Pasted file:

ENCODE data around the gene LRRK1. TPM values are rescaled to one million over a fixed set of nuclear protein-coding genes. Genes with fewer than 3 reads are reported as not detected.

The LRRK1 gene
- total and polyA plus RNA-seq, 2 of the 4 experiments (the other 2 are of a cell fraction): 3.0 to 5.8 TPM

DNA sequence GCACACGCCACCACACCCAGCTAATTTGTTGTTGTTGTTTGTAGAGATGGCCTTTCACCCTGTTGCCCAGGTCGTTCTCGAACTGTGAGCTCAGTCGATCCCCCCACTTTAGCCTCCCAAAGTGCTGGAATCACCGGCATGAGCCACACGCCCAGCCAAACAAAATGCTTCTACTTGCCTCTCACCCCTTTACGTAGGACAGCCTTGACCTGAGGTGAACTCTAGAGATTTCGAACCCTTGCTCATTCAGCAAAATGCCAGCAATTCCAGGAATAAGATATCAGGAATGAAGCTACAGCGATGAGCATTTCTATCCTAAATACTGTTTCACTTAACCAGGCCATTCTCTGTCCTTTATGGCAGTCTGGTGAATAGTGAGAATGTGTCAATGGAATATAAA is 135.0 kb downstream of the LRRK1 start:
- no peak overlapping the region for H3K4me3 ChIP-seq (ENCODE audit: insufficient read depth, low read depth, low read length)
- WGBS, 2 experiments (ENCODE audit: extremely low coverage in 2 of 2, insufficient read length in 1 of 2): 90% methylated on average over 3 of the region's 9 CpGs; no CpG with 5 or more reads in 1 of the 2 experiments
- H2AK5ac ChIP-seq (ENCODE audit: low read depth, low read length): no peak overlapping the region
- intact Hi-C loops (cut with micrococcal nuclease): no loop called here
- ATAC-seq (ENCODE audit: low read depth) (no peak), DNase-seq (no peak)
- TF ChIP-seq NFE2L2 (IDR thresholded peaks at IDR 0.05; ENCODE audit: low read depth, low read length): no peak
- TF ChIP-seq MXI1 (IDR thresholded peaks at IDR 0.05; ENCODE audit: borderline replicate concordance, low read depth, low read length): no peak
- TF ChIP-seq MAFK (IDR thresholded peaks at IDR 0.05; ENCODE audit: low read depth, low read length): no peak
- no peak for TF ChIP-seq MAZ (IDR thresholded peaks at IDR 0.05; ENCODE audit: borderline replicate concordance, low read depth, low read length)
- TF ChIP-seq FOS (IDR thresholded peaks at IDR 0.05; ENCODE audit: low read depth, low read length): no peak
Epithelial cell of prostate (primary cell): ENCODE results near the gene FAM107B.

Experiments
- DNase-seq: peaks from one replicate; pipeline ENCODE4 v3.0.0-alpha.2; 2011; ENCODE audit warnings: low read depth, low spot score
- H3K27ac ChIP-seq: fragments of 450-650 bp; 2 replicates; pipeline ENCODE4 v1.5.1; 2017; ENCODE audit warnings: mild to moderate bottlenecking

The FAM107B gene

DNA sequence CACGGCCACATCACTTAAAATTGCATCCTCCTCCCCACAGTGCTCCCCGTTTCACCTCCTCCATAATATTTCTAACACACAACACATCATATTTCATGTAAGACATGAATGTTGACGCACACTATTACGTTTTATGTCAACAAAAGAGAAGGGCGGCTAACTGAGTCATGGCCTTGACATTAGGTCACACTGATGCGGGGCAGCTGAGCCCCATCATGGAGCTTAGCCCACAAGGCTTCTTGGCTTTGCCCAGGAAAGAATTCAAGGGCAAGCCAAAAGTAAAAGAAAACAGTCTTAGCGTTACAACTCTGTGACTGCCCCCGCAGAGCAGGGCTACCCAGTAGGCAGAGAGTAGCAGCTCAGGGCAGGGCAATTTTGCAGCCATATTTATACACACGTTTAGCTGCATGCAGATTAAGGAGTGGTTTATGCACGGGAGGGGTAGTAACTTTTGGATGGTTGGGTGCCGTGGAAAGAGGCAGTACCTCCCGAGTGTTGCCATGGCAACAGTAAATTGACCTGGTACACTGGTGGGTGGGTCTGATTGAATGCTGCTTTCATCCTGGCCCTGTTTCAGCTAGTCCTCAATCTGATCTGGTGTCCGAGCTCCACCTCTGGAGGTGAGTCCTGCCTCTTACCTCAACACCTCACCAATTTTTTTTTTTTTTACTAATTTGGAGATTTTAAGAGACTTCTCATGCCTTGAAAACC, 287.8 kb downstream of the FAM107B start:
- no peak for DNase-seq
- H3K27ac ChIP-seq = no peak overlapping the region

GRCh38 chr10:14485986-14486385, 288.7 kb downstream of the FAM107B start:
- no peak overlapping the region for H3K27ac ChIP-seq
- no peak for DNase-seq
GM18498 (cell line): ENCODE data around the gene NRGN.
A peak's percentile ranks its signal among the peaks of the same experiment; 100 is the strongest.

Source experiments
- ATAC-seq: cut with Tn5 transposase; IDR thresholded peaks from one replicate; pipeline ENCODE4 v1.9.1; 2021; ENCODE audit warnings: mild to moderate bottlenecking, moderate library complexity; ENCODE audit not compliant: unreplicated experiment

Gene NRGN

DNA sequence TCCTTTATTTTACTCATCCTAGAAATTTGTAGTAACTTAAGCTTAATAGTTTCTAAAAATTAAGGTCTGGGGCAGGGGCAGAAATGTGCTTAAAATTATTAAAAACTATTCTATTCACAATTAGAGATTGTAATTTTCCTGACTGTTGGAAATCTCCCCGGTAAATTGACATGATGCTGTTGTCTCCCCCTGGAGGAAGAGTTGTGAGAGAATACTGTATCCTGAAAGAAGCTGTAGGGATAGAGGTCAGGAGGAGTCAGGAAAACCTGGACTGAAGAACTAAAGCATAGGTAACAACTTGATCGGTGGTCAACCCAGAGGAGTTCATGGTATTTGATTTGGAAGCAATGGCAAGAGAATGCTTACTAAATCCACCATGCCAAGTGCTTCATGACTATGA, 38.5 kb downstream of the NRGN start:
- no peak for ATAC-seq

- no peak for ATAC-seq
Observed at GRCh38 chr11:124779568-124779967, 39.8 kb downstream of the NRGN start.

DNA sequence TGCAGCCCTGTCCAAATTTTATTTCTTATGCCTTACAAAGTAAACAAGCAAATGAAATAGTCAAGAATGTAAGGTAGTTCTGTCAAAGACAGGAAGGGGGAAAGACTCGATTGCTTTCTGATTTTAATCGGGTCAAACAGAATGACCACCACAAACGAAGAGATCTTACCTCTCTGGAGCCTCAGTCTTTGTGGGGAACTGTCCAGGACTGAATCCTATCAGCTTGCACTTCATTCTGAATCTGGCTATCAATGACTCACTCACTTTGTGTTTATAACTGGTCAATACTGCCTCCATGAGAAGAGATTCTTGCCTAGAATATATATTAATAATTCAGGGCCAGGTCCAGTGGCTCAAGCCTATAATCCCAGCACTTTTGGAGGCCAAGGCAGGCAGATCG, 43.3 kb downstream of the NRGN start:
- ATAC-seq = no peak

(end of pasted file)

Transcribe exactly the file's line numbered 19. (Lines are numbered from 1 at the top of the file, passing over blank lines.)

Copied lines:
The FAM107B gene